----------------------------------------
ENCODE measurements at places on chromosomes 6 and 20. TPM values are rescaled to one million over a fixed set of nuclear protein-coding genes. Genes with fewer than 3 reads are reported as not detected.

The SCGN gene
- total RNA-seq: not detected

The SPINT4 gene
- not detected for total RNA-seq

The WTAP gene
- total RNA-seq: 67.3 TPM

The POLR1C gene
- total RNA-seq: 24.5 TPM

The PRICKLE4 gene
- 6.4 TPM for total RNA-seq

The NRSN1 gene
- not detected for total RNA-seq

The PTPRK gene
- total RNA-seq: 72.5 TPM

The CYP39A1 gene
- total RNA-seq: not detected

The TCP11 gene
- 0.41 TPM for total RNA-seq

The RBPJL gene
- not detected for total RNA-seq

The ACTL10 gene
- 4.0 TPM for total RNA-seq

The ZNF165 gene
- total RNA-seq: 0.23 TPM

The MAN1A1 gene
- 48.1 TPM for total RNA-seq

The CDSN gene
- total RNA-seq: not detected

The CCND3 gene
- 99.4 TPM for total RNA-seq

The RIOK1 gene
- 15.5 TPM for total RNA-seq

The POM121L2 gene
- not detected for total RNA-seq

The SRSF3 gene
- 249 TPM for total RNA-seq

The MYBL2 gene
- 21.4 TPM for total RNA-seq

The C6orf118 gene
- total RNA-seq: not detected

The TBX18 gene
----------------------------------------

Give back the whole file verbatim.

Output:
ENCODE measurements at places on chromosomes 6 and 20. TPM values are rescaled to one million over a fixed set of nuclear protein-coding genes. Genes with fewer than 3 reads are reported as not detected.

The SCGN gene
- total RNA-seq: not detected

The SPINT4 gene
- not detected for total RNA-seq

The WTAP gene
- total RNA-seq: 67.3 TPM

The POLR1C gene
- total RNA-seq: 24.5 TPM

The PRICKLE4 gene
- 6.4 TPM for total RNA-seq

The NRSN1 gene
- not detected for total RNA-seq

The PTPRK gene
- total RNA-seq: 72.5 TPM

The CYP39A1 gene
- total RNA-seq: not detected

The TCP11 gene
- 0.41 TPM for total RNA-seq

The RBPJL gene
- not detected for total RNA-seq

The ACTL10 gene
- 4.0 TPM for total RNA-seq

The ZNF165 gene
- total RNA-seq: 0.23 TPM

The MAN1A1 gene
- 48.1 TPM for total RNA-seq

The CDSN gene
- total RNA-seq: not detected

The CCND3 gene
- 99.4 TPM for total RNA-seq

The RIOK1 gene
- 15.5 TPM for total RNA-seq

The POM121L2 gene
- not detected for total RNA-seq

The SRSF3 gene
- 249 TPM for total RNA-seq

The MYBL2 gene
- 21.4 TPM for total RNA-seq

The C6orf118 gene
- total RNA-seq: not detected

The TBX18 gene